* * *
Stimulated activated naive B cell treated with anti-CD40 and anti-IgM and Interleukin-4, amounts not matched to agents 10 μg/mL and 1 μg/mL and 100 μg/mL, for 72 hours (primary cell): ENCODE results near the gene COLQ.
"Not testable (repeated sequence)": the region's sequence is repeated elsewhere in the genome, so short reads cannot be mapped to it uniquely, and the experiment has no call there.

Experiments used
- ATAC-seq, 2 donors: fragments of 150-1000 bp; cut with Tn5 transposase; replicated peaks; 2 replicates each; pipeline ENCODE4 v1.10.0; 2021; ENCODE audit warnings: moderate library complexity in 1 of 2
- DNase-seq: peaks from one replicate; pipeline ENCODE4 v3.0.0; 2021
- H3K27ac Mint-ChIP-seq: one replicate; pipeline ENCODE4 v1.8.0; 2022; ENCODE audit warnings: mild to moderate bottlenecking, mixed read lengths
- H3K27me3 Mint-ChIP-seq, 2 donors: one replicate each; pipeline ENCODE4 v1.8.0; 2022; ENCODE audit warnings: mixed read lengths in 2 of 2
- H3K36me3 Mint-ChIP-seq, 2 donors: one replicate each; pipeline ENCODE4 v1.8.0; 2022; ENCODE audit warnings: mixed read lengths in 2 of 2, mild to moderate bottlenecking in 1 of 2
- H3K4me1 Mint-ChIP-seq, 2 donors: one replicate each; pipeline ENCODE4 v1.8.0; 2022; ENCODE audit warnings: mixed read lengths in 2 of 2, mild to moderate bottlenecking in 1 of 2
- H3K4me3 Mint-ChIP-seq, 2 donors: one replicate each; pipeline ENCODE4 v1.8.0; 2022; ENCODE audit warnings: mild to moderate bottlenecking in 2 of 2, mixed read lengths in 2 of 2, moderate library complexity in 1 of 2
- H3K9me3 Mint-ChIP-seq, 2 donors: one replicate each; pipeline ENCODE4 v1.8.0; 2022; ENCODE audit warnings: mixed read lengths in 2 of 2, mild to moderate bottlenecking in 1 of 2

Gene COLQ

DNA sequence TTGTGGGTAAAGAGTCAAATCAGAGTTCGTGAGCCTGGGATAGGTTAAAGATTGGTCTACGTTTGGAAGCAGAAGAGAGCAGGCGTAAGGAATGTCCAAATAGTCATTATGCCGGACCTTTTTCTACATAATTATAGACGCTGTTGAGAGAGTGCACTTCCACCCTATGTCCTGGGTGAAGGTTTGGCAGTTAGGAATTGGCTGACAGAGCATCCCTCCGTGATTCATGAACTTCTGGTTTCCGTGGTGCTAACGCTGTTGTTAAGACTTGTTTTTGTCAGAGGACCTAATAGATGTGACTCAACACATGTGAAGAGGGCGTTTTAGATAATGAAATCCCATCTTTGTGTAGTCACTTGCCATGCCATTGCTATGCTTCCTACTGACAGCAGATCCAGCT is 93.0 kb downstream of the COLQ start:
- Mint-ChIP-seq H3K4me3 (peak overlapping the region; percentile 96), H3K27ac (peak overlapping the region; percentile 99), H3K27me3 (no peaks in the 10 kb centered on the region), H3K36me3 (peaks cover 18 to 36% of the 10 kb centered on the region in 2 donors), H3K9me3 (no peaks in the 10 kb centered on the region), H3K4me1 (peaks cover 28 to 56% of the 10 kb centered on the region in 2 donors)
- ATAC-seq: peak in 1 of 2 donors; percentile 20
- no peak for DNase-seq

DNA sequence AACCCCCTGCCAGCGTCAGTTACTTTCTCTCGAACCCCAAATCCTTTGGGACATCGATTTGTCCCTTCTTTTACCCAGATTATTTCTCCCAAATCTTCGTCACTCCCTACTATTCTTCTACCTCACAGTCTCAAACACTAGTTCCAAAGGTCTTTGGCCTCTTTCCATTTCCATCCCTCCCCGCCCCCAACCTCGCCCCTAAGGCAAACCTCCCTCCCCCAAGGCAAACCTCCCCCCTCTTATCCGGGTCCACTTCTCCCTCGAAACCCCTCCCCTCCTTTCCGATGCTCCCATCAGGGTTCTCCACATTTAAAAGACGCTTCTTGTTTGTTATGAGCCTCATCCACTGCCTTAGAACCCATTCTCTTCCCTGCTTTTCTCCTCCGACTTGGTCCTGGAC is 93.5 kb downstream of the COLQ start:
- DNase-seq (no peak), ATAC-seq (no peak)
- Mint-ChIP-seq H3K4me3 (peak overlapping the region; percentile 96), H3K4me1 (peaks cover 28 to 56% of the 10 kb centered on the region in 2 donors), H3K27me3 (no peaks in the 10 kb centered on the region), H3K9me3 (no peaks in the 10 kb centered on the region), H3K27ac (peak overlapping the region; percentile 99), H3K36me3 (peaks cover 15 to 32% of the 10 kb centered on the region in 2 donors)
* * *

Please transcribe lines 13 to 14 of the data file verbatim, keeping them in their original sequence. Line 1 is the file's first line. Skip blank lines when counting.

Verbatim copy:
DNA sequence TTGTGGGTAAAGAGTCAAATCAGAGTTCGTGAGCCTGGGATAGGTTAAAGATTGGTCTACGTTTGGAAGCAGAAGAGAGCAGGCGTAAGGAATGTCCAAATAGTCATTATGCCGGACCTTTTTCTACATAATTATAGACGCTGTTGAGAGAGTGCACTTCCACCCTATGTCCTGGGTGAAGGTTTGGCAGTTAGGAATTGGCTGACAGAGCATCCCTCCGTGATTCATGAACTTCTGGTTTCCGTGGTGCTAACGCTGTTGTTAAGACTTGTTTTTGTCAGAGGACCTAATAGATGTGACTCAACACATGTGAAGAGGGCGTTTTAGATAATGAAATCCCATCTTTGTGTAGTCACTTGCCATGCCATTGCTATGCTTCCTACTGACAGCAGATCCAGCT is 93.0 kb downstream of the COLQ start:
- Mint-ChIP-seq H3K4me3 (peak overlapping the region; percentile 96), H3K27ac (peak overlapping the region; percentile 99), H3K27me3 (no peaks in the 10 kb centered on the region), H3K36me3 (peaks cover 18 to 36% of the 10 kb centered on the region in 2 donors), H3K9me3 (no peaks in the 10 kb centered on the region), H3K4me1 (peaks cover 28 to 56% of the 10 kb centered on the region in 2 donors)